Managing appointments and contacts with Osmo
Osmo includes a number of utilities that facilitate working with calendars. A date calculator, which you can access by clicking on the Calculator icon in the calendar toolbar or by pressing D, allows you to calculate the number of days between two dates.
With the use of a function that is hidden in the Create annual calendar icon in the calendar toolbar, you also can create an annual calendar, but it is of little practical use because you cannot store or print a calendar that you create in this way.
With Osmo, you can print a calendar in landscape format for a selected month that lacks any notes assigned to the days of that month. In this way, you use the print function to create a blank wall calendar that you can fill by hand. Osmo currently does not support printing of tasks, contacts, and notes; however, the author or the program is working on this feature.
To meet your own needs, you can customize Osmo with the use of the settings available under the Options tab. Settings are organized by program function. For example, you can specify how the calendar shows days with appointments and tasks, as well as the font type and size (Figure 5).
The bottom part of the Options dialog box for the calendar lets you import files in iCalendar format. As of this writing, the program will only open iCalendar fields for reading; you cannot enter data in a calendar you import in this way. In the future, the Osmo developer plans to integrate SyncML  to support the exchange of calendar data with other programs, as well as with devices such as cell phones.
The settings in the Options module also let you set the font or define categories for other modules. One annoying thing about Osmo is that it does not manage categories across the board for all its subcomponents; instead, you have to define categories separately for each of the Calendar, Notes, Tasks, and Contacts modules. This causes unnecessary work and makes it harder to keep track of everything.
File Format Issues
Osmo stores data in its own XML-based file format. The program stores the calendar and notes in multiple files and subdirectories below the ~./osmo directory. The use of a proprietary file format makes it more difficult to exchange data with other programs.
One option for exporting data from Osmo to another program is to export the appointments for a day to an iCalendar file. To do so, select a day in the calendar, right-click the calendar day, select Export to an iCalender file in the drop-down menu, and enter a file name. Mozilla Lightning and Sunbird, Evolution, and the Apple iCal application will all read the iCalender files that you exported from Osmo.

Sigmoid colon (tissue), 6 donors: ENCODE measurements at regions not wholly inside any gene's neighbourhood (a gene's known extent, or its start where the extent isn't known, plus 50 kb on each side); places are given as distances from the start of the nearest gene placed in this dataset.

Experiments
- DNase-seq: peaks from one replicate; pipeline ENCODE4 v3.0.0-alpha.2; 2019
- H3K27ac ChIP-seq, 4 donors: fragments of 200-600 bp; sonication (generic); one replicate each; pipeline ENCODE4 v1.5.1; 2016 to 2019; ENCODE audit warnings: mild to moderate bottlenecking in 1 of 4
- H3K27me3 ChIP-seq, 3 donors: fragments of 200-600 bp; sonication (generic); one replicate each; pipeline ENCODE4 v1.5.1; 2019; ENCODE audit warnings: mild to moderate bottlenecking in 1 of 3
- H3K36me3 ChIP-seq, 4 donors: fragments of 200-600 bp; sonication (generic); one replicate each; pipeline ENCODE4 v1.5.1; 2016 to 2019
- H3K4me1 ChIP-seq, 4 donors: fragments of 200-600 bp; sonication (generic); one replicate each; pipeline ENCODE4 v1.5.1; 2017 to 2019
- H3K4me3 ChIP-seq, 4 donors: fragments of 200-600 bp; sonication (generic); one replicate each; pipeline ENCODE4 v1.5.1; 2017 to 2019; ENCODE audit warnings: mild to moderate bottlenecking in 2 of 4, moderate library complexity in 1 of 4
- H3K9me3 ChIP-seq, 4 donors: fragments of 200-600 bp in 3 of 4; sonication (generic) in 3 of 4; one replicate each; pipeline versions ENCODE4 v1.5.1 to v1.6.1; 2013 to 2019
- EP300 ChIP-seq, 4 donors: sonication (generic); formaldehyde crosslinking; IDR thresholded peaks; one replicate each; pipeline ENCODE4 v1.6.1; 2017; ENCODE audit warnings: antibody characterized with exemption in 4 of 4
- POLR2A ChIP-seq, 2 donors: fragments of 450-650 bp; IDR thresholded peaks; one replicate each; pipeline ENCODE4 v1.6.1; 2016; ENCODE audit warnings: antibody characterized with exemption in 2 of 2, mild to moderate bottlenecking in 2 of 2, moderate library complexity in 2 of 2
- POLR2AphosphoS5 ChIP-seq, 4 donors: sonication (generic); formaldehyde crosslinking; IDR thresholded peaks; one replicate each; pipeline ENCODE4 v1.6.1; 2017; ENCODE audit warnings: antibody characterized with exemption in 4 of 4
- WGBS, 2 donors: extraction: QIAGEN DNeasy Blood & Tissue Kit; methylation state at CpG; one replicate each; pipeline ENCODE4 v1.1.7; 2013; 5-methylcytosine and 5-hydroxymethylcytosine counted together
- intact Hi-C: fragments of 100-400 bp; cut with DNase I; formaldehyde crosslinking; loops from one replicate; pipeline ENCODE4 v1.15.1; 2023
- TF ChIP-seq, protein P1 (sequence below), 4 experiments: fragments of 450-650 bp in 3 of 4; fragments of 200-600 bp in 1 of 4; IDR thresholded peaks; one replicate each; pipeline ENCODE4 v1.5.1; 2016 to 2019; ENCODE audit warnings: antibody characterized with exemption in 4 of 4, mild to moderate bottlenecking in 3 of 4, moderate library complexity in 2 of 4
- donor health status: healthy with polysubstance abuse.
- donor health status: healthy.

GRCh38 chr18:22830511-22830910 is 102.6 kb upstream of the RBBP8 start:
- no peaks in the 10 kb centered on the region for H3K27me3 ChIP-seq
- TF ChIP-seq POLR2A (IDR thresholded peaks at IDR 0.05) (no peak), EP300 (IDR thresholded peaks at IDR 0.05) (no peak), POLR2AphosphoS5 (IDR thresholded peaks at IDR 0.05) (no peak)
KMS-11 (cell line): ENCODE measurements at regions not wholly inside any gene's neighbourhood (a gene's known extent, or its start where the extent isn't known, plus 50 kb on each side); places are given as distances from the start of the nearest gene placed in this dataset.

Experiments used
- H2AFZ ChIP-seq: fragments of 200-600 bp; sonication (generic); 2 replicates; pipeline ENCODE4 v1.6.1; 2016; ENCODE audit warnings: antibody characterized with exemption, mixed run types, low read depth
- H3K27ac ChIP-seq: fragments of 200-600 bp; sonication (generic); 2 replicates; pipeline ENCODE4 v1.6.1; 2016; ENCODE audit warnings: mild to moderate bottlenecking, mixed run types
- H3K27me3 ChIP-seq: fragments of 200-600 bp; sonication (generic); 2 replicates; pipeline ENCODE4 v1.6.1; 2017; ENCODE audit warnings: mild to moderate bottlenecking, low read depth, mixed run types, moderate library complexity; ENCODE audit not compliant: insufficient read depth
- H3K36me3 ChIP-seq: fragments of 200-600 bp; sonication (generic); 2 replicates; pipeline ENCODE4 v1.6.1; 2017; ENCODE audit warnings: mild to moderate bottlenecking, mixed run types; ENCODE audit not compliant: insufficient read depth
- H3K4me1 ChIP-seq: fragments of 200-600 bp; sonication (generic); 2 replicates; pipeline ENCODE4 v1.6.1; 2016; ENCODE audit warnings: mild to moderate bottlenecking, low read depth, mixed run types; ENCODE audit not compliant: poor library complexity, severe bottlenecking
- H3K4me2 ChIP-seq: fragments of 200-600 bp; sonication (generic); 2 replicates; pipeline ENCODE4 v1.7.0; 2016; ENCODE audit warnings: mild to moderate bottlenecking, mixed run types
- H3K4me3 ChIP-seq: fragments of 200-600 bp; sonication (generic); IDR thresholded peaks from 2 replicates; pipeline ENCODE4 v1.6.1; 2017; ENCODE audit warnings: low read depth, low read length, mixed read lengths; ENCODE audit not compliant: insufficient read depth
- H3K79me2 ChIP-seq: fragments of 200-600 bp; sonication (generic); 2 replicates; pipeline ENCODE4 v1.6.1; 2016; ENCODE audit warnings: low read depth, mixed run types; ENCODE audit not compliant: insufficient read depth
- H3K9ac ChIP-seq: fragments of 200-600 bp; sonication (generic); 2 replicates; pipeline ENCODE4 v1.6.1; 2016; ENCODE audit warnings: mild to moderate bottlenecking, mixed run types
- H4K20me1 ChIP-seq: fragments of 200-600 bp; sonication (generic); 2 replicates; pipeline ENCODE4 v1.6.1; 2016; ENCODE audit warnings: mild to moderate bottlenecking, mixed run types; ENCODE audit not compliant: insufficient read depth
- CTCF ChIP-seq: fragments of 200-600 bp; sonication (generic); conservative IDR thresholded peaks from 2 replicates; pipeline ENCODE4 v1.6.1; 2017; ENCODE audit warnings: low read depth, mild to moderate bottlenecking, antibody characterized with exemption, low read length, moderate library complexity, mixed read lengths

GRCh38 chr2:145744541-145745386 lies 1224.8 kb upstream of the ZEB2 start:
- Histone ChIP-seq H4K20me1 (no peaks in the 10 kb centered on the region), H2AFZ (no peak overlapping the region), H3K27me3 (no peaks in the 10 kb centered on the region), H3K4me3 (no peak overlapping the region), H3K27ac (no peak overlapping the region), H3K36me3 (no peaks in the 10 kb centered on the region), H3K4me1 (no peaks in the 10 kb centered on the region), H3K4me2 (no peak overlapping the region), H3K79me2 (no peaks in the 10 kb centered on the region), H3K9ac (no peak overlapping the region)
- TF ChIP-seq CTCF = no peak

When it comes to contacts, Osmo only offers a CSV-based exchange format. The import function does not always work reliably; importing contacts via SyncML is tagged "experimental" and did not work at all in our lab. The CSV-formatted files exported by Osmo can be imported into spreadsheets and databases without trouble.
Various current distributions, such as Debian, Ubuntu, Fedora, and Slackware, include Osmo in their package sources. Your distribution's package management system tends to be the best approach to installing the software. If you prefer to build Osmo directly from the source code, you will need the libxml2, libnotify, libgringotts, and libsyncml libraries and developer packages.
The source code archive, osmo-0.2.4.tar.gz, is available from the project homepage. After downloading the source code, you can unpack it by typing tar -xzvf osmo- 0.2.4.tar.gz. To configure the source code for building, change to the new osmo-0.2.4 directory created in the last step and type ./configure. Then type make to compile. Finally, become root and give the make install command to install the program files.
Buy this article as PDF
Xen project announces a privilege escalation problem for Qemu host systems
Attackers can compromise an Android phone just by sending a text message
PC vendor will pre-install Ubuntu on portables in India.
More embarrassment for Adobe's embattled multimedia tool
Mozilla’s script blocker add-on could be putting malware sites on the whitelist.
The Internet community officially banishes the notoriously unsafe Secure Sockets Layer protocol.
Popular desktop environment continues the Gnome 2 legacy – with new support for the Gnome 3 toolkit.
The Obama White House has issued a memorandum telling all US government agencies they must use HTTPS for all websites and web communication.
New program will dial up security for the Firefox browser.
Red Hat's community distro embraces the cloud.